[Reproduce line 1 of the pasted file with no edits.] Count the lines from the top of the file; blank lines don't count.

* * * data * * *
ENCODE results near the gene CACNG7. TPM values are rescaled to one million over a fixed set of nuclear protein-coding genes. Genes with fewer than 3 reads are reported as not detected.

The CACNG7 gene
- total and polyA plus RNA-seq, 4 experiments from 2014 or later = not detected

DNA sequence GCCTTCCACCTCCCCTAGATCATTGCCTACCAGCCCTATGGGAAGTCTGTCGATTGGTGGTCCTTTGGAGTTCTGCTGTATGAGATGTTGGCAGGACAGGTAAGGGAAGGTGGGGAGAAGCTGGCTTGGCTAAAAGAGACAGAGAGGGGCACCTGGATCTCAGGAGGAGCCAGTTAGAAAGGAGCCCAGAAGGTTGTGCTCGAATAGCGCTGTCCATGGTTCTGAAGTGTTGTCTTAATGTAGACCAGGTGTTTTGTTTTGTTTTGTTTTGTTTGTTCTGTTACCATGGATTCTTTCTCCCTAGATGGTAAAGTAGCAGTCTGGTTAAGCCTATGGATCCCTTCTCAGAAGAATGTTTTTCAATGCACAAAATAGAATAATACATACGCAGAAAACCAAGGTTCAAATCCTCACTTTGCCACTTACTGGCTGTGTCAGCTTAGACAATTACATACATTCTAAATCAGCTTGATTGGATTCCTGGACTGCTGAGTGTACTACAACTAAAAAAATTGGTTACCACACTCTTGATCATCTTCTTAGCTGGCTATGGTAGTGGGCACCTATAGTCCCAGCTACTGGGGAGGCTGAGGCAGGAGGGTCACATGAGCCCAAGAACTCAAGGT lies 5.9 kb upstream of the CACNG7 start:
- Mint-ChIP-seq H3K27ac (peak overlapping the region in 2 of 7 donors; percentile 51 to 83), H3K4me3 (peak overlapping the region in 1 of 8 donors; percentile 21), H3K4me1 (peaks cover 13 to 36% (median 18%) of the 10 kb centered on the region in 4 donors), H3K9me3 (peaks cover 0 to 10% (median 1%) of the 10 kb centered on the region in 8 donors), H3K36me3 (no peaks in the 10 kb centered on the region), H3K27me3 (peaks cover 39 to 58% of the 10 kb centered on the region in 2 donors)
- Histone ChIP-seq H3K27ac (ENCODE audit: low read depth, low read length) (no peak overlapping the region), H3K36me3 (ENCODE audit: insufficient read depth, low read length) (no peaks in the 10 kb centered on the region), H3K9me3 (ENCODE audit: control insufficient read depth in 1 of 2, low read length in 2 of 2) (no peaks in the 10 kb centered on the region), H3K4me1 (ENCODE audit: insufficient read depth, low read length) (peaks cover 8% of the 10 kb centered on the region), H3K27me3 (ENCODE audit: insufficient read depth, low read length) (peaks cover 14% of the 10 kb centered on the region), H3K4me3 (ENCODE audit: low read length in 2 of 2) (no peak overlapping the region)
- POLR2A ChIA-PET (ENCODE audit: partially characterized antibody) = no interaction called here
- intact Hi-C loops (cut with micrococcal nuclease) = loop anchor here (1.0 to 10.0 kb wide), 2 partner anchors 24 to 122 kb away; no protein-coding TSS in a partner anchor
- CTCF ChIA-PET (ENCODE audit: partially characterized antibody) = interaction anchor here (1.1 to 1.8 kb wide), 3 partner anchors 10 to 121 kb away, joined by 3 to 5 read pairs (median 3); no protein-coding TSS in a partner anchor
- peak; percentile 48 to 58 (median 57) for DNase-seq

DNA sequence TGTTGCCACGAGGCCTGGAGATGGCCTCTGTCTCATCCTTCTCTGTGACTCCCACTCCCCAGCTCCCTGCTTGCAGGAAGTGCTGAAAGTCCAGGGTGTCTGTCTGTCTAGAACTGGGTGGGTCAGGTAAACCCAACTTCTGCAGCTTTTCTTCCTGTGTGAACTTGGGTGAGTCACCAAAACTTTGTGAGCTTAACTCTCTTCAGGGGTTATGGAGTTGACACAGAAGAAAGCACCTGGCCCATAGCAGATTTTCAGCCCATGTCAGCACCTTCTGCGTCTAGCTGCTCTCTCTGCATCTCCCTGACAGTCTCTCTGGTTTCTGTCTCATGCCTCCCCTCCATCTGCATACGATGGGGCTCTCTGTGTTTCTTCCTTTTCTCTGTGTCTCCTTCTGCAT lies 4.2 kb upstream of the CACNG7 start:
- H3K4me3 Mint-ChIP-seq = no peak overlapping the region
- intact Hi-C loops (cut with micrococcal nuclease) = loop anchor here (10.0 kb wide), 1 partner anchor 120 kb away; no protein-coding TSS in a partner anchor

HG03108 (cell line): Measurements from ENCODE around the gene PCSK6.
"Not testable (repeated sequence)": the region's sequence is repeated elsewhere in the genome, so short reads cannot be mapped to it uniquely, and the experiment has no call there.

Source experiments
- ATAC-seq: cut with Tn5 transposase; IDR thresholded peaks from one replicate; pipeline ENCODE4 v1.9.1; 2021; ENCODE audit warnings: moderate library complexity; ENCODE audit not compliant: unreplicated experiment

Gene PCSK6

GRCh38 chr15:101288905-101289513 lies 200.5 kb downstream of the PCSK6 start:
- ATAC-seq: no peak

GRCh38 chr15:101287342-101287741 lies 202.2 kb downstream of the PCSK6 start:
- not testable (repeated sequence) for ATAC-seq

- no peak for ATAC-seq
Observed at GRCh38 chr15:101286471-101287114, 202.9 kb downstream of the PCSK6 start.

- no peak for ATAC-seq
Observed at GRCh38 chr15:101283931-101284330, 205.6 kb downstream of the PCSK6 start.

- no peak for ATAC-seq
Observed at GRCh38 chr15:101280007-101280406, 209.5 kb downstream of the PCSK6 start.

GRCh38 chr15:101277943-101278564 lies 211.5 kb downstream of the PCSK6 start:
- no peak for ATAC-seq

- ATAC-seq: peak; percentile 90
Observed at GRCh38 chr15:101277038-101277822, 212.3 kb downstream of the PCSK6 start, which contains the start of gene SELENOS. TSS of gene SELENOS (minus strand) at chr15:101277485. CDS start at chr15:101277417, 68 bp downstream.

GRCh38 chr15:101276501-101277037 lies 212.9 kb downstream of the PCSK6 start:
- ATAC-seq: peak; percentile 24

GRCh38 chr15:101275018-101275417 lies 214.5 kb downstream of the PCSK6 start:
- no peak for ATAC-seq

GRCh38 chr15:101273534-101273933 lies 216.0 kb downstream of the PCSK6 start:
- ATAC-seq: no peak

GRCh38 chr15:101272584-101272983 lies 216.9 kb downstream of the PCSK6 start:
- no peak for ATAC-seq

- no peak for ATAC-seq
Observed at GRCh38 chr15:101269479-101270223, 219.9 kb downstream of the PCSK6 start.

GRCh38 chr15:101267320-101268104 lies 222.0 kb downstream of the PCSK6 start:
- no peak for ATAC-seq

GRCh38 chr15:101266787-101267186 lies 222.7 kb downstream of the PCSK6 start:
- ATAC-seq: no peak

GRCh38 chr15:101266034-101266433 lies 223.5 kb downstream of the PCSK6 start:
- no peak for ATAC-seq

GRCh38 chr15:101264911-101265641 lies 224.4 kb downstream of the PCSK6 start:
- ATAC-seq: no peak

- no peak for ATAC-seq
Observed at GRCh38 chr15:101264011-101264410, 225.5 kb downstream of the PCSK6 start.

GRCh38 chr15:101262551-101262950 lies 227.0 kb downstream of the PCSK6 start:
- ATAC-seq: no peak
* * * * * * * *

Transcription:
ENCODE results near the gene CACNG7. TPM values are rescaled to one million over a fixed set of nuclear protein-coding genes. Genes with fewer than 3 reads are reported as not detected.